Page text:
ORLANDO—Tamsulosin given after shock wave lithotripsy (SWL) for upper urinary tract stones improves outcomes, according to findings presented by researchers from Egypt at the American Urological Association 2014 annual meeting.
Khaled Mursi Hammoud, MD, and colleagues at Cairo University prospectively enrolled 96 male patients with solitary radio-opaque urinary tract stones with a maximum diameter of 20 mm or less. All underwent SWL. After the treatment, all patients were instructed to drink lots of fluids and were randomly divided into 2 groups. Group 1 included 47 patients who received tamsulosin 0.4 mg once daily plus analgesics as needed; group 2 included 49 patients received only analgesics as needed. The mean stone size was 13.0 and 12.3 mm for groups 1 and 2, respectively.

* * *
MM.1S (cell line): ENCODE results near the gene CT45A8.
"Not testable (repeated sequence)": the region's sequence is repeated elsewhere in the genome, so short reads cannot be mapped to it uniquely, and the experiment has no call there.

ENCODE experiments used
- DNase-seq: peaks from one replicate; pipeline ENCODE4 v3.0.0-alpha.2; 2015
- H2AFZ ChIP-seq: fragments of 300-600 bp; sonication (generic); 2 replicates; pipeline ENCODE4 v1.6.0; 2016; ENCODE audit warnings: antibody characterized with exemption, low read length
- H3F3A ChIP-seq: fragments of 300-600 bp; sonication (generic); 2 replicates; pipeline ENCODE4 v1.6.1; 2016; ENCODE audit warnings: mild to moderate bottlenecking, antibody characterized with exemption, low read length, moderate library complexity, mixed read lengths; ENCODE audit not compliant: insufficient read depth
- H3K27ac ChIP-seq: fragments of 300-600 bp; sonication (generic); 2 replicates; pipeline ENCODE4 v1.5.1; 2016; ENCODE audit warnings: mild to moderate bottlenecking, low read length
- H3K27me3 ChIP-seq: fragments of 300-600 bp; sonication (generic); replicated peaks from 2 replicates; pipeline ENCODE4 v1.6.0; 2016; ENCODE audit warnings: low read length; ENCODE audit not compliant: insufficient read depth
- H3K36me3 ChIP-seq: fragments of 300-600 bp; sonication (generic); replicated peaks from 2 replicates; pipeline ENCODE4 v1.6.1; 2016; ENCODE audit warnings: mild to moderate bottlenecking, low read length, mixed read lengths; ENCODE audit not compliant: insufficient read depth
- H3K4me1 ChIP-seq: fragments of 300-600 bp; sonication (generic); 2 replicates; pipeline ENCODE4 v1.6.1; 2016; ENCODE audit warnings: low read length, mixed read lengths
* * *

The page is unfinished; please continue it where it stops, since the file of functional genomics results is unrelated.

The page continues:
The proportion of patients with expulsed stones was 80.0% (28 patients) in group 1 compared with 48.5% (16 patients) in group 2, a statistically significant difference between the groups. The expulsion rates for stones 5-10 mm were 82.4% (14 of 17 patients) for group 1 versus 65% (13 of 20 patients) for group 2. The rates for stones 11-20 mm were 80.0% (24 of 30 patients) for group 1 versus 51.7% (15 of 29 patients) in group 2. All of the between-group differences were statistically significant.